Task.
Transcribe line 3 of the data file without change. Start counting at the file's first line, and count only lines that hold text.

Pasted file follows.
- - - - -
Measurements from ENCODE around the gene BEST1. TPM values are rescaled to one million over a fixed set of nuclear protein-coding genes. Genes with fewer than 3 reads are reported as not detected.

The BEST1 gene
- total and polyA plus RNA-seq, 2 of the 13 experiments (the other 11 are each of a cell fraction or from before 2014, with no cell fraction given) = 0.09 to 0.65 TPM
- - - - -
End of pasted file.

- total and polyA plus RNA-seq, 2 of the 13 experiments (the other 11 are each of a cell fraction or from before 2014, with no cell fraction given) = 0.09 to 0.65 TPM